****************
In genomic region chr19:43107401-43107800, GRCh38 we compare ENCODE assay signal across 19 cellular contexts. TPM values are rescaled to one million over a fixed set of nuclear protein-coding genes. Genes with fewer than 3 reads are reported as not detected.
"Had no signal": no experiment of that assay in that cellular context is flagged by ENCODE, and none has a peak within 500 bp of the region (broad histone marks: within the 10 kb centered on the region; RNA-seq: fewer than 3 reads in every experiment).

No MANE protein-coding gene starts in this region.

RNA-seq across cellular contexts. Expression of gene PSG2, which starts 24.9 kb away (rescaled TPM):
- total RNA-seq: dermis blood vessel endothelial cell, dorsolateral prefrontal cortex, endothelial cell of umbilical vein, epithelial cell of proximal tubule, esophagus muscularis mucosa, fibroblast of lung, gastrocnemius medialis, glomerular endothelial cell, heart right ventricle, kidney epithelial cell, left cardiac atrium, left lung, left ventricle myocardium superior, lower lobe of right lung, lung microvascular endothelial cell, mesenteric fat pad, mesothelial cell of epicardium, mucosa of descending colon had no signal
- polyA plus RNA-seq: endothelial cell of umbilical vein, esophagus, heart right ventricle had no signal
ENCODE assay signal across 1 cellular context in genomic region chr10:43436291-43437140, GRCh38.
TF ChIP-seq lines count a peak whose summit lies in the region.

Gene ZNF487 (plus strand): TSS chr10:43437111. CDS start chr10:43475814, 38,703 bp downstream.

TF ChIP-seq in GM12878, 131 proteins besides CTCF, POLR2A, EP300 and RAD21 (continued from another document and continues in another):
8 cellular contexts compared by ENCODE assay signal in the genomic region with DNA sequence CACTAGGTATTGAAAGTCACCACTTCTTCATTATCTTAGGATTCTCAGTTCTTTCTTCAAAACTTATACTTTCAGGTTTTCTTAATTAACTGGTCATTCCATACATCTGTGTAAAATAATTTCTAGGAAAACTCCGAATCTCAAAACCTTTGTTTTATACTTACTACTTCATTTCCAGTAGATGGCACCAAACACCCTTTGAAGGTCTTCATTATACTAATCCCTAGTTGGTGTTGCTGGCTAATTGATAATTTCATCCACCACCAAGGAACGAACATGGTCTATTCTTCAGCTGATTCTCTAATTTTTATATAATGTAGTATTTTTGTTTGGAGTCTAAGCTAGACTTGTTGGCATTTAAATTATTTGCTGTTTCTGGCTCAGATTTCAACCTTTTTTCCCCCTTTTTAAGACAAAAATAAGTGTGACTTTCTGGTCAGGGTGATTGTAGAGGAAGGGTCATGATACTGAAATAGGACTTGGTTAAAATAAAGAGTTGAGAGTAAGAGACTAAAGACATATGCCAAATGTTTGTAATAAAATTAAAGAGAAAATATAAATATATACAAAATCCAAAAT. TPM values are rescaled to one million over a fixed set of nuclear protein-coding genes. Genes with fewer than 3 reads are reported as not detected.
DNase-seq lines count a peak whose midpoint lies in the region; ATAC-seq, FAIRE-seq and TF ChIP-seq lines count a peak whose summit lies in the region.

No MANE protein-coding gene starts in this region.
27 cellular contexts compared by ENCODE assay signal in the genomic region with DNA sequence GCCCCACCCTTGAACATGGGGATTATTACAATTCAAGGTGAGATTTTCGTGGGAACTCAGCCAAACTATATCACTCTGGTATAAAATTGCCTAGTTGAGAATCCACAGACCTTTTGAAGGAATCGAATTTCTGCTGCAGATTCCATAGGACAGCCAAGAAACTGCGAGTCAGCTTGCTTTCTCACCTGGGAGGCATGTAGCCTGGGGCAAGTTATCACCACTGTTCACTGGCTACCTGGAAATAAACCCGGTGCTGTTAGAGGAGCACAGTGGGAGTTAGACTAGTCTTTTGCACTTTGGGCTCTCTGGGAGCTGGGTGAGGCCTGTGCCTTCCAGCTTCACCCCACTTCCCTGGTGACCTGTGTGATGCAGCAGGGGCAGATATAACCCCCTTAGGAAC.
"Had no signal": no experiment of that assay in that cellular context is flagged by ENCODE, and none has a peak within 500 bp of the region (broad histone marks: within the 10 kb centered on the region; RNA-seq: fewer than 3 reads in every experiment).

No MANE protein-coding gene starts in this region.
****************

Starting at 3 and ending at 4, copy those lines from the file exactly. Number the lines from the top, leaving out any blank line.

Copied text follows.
No MANE protein-coding gene starts in this region.

RNA-seq across cellular contexts. Expression of gene PSG2, which starts 24.9 kb away (rescaled TPM):